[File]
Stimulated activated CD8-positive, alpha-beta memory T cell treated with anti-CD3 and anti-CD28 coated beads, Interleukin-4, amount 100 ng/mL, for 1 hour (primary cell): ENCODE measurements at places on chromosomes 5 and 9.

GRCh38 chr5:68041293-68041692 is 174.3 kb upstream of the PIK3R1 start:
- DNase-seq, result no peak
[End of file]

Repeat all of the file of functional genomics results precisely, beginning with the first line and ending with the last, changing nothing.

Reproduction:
Stimulated activated CD8-positive, alpha-beta memory T cell treated with anti-CD3 and anti-CD28 coated beads, Interleukin-4, amount 100 ng/mL, for 1 hour (primary cell): ENCODE measurements at places on chromosomes 5 and 9.

GRCh38 chr5:68041293-68041692 is 174.3 kb upstream of the PIK3R1 start:
- DNase-seq, result no peak